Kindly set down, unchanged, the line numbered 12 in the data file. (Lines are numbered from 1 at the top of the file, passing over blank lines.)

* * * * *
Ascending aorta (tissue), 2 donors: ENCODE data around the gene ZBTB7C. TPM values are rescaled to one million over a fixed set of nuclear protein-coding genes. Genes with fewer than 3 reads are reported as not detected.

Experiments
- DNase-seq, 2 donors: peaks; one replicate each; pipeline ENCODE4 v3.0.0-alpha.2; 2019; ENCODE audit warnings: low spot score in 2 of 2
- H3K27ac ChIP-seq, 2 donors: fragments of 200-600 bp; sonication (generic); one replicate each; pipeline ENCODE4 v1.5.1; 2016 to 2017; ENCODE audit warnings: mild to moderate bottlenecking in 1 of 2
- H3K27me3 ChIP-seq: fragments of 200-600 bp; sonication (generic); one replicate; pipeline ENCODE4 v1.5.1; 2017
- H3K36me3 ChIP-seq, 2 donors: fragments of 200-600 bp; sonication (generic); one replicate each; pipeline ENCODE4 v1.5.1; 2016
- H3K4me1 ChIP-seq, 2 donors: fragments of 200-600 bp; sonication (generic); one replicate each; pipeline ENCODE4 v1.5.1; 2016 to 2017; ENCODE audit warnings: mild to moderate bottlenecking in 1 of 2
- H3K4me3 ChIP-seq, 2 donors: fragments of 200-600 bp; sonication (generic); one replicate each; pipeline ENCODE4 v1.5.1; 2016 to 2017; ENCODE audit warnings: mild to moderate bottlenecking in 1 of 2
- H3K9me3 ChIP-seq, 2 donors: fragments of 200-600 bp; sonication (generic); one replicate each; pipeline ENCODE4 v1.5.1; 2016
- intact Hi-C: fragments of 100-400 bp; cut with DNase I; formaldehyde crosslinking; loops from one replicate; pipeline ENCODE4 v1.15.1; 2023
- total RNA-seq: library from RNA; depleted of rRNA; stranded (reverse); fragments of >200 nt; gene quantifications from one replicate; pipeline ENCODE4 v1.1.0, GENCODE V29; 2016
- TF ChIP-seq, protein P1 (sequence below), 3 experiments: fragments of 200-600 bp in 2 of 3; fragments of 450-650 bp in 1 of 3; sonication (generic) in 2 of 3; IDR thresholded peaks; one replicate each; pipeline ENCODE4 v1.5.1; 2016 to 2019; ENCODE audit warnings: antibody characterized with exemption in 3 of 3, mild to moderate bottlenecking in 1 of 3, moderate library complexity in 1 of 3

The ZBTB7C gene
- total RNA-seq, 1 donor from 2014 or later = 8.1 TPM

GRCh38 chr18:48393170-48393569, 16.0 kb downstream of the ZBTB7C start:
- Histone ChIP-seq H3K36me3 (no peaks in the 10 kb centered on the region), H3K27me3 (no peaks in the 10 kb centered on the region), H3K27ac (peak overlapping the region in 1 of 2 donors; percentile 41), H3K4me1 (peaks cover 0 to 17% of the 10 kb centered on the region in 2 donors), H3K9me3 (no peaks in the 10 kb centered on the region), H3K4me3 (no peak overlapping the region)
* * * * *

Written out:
- TF ChIP-seq, protein P1 (sequence below), 3 experiments: fragments of 200-600 bp in 2 of 3; fragments of 450-650 bp in 1 of 3; sonication (generic) in 2 of 3; IDR thresholded peaks; one replicate each; pipeline ENCODE4 v1.5.1; 2016 to 2019; ENCODE audit warnings: antibody characterized with exemption in 3 of 3, mild to moderate bottlenecking in 1 of 3, moderate library complexity in 1 of 3